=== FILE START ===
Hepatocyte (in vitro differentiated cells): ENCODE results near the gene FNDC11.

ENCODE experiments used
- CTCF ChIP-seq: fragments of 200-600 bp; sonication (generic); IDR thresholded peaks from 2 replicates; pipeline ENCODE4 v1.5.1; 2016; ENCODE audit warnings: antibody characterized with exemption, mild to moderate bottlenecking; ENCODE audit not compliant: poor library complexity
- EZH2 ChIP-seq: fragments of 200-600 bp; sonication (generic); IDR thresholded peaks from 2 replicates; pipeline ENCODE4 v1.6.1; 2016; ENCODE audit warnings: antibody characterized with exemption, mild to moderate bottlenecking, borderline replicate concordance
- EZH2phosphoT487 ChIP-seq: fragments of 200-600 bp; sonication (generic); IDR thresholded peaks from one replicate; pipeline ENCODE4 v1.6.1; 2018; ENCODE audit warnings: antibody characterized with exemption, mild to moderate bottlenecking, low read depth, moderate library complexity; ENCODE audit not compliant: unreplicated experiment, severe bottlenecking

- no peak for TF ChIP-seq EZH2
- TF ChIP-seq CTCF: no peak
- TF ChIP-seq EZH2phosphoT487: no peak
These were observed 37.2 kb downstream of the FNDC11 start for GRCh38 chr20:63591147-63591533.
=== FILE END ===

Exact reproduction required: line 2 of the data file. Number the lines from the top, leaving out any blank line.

ENCODE experiments used